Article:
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Scientists Discover How A Single Mutation Can Cause Autism

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Aamna Mohdin

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1627 Scientists Discover How A Single Mutation Can Cause Autism
Autism is five times more common among boys than girls. Dubova/Shutterstock

Autism is an incredibly complicated disorder that is thought to be caused by a complex set of genetic and environmental factors. In short, we’re not really sure what causes autism, but a new breakthrough might have just brought us one step closer. Researchers have discovered how a switch in one autism-linked gene mutation could cause the neurodevelopmental disorder in some children.

It was just last December that researchers first identified more than 1,000 gene mutations linked with autism. While these mutations were shown to increase the risk of autism, researchers weren’t exactly sure how. In a new study, published in the journal Cell, researchers have for the first time pinpointed how a mutation turns off a switch in one of the genes linked to autism.


Researchers from the University of North Carolina (UNC) found that an enzyme called UBE3A, which is important for brain development, is constantly switched on in children with autism. During normal brain development, a phosphate molecule is attached to UBE3A to switch it off. This process is tightly controlled, but an autism-linked mutation destroys this regulatory mechanism. As a result of being constantly switched on, UBE3A becomes hyperactive, which the researchers believe could lead to abnormal brain development and autism.

Currently, about 1 in 68 children are diagnosed with autism spectrum disorder (ASD) in the United States, according to estimates by the Centers for Disease Control and Prevention. ASD is five times more common among boys than girls. Those diagnosed with autism can suffer from a range of social, communication and behavioral challenges. As autism is on a spectrum, the severity of the disorder can differ greatly between those affected.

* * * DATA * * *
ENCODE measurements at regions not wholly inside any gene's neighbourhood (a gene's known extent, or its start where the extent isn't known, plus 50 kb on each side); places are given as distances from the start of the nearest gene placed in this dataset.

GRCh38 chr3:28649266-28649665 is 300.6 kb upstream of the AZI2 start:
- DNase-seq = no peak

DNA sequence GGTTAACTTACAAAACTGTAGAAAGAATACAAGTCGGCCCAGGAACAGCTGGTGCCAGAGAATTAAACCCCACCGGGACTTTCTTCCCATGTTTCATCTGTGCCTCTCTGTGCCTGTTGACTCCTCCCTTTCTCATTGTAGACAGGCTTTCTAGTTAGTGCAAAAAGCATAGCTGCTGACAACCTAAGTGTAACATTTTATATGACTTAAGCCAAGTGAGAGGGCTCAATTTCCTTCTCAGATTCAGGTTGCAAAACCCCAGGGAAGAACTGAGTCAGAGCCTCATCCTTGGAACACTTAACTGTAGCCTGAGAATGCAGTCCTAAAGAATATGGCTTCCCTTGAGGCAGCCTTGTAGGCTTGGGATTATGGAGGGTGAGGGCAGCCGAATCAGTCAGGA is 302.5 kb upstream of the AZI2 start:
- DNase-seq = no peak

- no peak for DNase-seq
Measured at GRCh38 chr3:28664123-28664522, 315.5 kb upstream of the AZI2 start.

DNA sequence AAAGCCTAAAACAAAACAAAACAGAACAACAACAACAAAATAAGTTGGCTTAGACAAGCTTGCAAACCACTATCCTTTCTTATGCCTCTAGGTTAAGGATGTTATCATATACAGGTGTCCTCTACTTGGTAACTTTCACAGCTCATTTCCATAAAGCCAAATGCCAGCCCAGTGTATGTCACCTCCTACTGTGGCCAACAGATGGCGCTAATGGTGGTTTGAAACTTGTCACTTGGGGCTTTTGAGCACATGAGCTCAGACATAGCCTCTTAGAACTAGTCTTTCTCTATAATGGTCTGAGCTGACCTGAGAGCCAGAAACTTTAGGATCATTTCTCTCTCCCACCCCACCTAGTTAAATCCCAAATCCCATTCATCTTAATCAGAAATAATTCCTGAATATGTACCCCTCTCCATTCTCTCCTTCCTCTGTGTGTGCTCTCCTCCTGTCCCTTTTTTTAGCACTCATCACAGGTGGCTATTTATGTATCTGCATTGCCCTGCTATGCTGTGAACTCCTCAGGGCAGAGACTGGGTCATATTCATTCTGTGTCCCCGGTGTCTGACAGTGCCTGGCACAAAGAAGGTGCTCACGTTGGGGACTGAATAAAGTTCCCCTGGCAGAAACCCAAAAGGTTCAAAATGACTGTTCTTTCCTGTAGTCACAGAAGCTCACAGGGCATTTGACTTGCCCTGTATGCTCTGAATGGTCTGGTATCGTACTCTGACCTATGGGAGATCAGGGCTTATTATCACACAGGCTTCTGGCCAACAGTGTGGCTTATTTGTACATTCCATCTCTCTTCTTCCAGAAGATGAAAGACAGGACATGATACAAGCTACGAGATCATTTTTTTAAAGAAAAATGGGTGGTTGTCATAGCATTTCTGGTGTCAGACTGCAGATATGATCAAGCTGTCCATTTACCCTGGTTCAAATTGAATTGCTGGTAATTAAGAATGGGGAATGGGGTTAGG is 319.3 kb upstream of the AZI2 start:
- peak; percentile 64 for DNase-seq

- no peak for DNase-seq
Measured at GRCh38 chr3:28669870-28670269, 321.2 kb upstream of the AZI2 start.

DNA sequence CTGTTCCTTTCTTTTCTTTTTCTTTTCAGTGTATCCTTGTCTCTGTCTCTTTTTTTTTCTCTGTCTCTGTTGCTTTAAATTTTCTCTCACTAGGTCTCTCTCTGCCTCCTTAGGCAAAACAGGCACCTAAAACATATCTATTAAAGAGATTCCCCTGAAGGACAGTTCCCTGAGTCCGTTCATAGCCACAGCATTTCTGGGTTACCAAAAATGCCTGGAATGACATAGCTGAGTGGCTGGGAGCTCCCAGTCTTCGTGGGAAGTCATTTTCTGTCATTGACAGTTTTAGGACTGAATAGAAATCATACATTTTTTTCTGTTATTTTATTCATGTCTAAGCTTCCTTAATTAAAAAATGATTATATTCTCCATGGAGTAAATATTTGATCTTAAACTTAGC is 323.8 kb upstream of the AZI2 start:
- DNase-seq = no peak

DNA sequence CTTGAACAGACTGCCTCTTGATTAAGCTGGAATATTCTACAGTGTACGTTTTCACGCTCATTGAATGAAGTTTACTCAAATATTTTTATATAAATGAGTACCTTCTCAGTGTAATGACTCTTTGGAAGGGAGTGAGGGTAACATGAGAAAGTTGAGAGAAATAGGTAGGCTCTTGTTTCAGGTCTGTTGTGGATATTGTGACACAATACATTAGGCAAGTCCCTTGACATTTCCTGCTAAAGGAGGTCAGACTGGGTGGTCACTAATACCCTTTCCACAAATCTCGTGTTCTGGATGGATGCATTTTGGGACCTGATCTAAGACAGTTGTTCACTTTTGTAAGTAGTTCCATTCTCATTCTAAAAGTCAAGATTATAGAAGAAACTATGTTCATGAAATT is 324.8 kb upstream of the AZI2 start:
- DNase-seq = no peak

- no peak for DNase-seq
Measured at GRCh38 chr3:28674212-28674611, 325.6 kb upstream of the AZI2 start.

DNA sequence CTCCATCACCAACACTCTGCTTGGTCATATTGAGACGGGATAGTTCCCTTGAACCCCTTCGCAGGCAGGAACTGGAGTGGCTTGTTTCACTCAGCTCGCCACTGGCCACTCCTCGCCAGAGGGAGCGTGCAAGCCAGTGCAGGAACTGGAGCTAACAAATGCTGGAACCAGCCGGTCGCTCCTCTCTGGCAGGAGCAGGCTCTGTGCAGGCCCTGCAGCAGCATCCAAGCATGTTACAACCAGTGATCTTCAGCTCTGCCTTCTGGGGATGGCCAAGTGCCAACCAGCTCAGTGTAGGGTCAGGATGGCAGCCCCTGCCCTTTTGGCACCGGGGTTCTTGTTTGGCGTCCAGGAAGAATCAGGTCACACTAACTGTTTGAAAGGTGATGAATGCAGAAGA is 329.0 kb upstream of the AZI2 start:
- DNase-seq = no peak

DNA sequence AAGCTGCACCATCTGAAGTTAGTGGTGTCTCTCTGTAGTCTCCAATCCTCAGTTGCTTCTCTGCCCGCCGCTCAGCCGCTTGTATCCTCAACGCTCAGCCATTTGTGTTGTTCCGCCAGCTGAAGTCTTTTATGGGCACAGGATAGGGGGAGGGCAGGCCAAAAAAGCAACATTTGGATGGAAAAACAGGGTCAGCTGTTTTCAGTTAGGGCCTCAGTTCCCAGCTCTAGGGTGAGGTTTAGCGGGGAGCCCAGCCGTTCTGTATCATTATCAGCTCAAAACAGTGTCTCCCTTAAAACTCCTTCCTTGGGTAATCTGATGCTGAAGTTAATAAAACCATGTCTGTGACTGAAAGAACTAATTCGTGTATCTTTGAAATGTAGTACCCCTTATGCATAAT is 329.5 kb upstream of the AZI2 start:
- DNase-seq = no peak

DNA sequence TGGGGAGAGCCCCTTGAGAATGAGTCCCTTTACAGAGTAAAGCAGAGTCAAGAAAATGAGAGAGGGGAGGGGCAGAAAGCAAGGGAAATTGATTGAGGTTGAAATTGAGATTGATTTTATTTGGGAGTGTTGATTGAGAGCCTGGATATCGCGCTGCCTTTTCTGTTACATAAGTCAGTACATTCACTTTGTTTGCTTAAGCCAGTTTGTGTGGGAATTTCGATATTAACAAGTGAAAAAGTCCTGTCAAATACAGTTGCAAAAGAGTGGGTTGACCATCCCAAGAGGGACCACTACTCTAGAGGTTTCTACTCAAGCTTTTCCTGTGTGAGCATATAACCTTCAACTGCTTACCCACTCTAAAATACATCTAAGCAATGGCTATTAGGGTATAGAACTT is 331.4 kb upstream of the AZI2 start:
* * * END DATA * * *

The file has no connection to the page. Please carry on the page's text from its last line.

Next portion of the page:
For the study, researchers sequenced genes from cell samples of autistic children and their parents. While the parents had no hyperactive UBE3A, the children did. When they introduced this mutation into a mouse model, researchers found that more door knob-like protrusions, called dendritic spines, formed on the neurons, which has previously been linked to autism.

The researchers believe it could be possible to decrease the hyperactivity of UBE3A and restore “normal levels of enzyme activity in the brain,” senior author Mark Zylka, from UNC Neuroscience Center, said in a statement.


“In fact, we tested known compounds and showed that two of them substantially reduced UBE3A activity in neurons.” But whether or not these could reduce symptoms is unknown at this stage. 

There is currently no cure for autism, but there are a range of interventions that can help improve an autistic child’s development. These interventions range from talking therapy to support with how autistic children interact with others.  


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